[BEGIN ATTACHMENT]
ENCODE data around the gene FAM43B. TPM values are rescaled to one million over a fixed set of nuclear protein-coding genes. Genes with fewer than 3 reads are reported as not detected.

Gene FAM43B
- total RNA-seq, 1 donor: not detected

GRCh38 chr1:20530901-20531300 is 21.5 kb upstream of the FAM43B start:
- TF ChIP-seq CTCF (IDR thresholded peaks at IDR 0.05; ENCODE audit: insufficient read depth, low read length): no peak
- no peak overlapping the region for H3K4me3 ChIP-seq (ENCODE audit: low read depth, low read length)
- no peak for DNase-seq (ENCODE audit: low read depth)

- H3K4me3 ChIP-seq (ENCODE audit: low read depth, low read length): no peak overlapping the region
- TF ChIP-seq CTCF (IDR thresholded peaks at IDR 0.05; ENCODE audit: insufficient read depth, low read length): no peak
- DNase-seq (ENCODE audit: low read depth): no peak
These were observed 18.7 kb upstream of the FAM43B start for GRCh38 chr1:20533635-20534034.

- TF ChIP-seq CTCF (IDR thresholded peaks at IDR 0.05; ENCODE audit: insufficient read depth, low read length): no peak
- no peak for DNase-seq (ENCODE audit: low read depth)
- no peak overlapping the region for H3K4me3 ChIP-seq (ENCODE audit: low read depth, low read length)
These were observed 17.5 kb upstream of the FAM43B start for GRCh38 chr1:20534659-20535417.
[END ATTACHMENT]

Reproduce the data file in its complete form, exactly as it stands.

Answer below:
ENCODE data around the gene FAM43B. TPM values are rescaled to one million over a fixed set of nuclear protein-coding genes. Genes with fewer than 3 reads are reported as not detected.

Gene FAM43B
- total RNA-seq, 1 donor: not detected

GRCh38 chr1:20530901-20531300 is 21.5 kb upstream of the FAM43B start:
- TF ChIP-seq CTCF (IDR thresholded peaks at IDR 0.05; ENCODE audit: insufficient read depth, low read length): no peak
- no peak overlapping the region for H3K4me3 ChIP-seq (ENCODE audit: low read depth, low read length)
- no peak for DNase-seq (ENCODE audit: low read depth)

- H3K4me3 ChIP-seq (ENCODE audit: low read depth, low read length): no peak overlapping the region
- TF ChIP-seq CTCF (IDR thresholded peaks at IDR 0.05; ENCODE audit: insufficient read depth, low read length): no peak
- DNase-seq (ENCODE audit: low read depth): no peak
These were observed 18.7 kb upstream of the FAM43B start for GRCh38 chr1:20533635-20534034.

- TF ChIP-seq CTCF (IDR thresholded peaks at IDR 0.05; ENCODE audit: insufficient read depth, low read length): no peak
- no peak for DNase-seq (ENCODE audit: low read depth)
- no peak overlapping the region for H3K4me3 ChIP-seq (ENCODE audit: low read depth, low read length)
These were observed 17.5 kb upstream of the FAM43B start for GRCh38 chr1:20534659-20535417.